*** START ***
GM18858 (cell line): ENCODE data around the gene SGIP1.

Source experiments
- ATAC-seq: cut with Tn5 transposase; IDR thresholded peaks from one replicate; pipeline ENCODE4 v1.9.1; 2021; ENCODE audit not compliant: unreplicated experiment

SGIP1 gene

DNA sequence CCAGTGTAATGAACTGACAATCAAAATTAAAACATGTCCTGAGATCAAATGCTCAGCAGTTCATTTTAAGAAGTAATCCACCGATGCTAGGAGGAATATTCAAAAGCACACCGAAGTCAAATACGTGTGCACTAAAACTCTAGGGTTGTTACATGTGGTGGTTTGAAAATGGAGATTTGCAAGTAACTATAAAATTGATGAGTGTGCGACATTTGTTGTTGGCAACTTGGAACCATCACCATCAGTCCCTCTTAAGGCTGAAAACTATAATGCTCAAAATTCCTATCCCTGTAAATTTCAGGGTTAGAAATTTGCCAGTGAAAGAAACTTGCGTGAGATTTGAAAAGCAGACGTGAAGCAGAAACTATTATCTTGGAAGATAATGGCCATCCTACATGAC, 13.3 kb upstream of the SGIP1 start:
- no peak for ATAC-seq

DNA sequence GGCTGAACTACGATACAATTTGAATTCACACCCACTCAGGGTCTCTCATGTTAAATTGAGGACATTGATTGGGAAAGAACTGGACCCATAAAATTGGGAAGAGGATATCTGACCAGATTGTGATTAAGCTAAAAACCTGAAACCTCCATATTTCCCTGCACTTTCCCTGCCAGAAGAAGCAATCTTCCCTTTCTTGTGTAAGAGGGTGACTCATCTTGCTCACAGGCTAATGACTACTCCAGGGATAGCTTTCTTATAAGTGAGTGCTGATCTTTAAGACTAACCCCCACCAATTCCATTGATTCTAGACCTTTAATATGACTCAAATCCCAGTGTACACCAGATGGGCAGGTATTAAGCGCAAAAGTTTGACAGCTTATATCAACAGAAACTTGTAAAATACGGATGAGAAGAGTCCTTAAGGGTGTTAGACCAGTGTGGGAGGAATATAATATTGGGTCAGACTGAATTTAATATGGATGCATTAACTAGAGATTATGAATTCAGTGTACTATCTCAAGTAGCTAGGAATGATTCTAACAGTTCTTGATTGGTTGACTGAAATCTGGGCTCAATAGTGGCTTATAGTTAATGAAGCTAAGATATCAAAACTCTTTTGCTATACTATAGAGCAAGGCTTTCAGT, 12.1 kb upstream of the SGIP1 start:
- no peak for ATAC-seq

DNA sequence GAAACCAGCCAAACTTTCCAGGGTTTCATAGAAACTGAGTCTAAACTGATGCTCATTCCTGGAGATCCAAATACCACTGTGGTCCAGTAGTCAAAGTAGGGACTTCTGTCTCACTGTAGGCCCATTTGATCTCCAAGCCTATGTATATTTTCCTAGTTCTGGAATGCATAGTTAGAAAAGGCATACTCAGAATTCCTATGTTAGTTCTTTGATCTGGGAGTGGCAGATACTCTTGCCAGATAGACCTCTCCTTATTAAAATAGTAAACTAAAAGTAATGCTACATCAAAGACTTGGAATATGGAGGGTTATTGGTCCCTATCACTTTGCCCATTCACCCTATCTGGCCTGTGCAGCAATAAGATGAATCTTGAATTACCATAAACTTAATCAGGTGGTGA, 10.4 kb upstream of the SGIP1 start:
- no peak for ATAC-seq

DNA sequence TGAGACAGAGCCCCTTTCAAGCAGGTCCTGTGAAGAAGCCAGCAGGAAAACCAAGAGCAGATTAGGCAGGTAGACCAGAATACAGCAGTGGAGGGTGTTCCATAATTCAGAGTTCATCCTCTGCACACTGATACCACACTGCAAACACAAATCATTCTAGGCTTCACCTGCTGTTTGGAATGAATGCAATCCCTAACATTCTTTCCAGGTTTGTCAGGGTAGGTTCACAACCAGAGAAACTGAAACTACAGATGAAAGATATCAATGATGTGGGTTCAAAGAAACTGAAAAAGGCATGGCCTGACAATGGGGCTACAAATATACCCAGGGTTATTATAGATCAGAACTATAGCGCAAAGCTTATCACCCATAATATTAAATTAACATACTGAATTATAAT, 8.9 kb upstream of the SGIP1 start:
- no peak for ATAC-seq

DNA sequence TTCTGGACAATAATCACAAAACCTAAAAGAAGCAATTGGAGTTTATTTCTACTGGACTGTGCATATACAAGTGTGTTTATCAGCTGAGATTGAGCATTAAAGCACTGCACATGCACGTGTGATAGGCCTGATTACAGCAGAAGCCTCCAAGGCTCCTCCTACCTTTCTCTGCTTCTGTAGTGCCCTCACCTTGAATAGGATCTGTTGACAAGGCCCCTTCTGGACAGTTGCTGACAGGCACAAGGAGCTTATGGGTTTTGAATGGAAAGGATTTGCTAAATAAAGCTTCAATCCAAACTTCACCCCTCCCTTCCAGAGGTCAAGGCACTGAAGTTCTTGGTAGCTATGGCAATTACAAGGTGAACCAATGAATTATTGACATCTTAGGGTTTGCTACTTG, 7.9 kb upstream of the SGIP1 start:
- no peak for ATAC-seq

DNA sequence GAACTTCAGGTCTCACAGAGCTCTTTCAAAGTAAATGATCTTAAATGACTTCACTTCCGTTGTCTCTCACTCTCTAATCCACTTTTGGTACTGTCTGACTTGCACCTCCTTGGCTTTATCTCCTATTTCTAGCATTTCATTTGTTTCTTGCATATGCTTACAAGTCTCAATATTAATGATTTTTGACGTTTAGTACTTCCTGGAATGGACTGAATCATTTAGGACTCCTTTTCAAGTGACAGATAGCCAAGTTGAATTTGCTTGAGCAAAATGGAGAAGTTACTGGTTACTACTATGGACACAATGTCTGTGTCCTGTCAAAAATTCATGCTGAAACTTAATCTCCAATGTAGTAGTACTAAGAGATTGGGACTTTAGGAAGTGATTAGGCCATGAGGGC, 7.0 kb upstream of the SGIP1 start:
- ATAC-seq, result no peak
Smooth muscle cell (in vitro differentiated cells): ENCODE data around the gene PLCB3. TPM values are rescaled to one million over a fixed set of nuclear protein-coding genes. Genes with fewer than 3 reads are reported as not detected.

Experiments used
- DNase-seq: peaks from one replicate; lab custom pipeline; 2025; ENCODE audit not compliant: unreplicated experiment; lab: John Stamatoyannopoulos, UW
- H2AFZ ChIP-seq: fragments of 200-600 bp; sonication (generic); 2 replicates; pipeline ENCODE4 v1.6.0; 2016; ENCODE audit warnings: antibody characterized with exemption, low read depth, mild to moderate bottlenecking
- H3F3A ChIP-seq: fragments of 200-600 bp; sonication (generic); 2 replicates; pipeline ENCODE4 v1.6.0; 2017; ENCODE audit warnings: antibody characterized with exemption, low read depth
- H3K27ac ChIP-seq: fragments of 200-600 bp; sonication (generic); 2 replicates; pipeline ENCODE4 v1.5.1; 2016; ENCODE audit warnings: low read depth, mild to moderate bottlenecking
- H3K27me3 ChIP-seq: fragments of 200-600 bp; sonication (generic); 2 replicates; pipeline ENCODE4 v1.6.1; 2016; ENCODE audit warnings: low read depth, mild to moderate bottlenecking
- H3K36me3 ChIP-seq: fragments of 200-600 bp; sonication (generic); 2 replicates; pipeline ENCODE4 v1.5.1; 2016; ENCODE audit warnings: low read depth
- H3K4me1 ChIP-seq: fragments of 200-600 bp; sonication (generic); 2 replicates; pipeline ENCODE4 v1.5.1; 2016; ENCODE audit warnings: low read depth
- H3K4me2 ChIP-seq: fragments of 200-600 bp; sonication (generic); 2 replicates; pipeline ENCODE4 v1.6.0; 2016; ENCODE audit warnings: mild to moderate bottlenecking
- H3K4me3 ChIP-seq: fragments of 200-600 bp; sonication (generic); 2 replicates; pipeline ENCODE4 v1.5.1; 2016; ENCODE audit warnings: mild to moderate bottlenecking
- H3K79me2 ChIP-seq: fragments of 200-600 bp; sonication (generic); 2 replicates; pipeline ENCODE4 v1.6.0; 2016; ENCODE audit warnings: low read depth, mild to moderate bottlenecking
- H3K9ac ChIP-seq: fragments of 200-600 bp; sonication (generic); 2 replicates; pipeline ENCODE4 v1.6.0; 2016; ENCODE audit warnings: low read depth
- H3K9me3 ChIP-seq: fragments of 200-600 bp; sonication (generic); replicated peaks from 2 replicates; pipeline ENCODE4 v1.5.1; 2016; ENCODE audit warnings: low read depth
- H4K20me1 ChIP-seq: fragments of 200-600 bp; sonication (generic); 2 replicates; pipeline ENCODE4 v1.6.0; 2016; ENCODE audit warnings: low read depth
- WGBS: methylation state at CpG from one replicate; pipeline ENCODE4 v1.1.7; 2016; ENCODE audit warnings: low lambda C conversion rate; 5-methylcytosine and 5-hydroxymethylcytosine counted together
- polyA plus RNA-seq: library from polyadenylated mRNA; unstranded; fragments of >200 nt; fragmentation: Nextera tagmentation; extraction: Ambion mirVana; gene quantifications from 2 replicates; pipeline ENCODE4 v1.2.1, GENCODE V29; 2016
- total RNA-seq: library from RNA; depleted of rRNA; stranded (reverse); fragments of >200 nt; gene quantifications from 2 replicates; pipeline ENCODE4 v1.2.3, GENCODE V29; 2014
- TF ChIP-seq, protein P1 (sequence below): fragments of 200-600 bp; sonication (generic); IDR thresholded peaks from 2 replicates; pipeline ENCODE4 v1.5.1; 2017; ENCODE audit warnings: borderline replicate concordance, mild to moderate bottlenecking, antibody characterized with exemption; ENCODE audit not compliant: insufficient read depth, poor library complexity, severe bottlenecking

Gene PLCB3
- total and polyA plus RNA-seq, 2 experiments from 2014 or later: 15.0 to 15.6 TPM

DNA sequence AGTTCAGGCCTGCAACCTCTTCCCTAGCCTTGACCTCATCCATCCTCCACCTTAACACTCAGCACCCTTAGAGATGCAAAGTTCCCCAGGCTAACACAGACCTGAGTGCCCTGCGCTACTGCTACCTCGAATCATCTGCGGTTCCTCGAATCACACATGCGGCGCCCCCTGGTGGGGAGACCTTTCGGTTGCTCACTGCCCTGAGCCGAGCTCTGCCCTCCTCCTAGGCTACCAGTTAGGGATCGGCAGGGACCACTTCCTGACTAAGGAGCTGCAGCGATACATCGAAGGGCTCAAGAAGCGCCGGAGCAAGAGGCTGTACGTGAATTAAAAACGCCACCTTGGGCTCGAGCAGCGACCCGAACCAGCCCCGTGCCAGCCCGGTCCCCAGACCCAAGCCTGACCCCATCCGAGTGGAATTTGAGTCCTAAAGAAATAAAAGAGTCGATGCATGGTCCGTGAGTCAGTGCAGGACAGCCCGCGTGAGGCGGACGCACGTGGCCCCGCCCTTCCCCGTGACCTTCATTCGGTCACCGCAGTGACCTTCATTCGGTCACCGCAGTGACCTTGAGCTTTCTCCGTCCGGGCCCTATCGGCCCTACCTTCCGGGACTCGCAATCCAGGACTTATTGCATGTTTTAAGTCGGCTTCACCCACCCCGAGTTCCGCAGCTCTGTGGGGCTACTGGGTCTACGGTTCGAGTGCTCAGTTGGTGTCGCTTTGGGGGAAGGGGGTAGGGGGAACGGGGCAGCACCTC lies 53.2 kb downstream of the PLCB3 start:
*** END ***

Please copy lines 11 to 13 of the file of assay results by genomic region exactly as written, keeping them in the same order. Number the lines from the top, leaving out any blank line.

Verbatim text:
DNA sequence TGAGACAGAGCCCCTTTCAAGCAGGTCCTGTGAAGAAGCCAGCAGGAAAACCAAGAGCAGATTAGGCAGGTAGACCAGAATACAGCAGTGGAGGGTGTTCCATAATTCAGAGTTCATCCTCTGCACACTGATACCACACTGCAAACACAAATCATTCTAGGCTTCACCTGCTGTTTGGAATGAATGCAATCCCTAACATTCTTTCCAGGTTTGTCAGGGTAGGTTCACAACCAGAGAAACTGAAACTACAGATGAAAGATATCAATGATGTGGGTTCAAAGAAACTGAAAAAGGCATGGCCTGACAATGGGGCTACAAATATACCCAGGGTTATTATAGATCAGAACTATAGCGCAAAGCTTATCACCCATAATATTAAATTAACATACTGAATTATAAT, 8.9 kb upstream of the SGIP1 start:
- no peak for ATAC-seq

DNA sequence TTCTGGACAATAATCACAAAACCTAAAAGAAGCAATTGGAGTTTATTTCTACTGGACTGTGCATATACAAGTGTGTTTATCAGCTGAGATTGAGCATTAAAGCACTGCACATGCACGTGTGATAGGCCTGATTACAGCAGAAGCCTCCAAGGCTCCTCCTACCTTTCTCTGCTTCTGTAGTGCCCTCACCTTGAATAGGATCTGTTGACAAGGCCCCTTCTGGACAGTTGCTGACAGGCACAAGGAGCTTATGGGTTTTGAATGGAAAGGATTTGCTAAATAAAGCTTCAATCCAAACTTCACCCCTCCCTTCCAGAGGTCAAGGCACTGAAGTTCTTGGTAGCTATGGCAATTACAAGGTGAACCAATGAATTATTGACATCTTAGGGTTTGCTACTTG, 7.9 kb upstream of the SGIP1 start: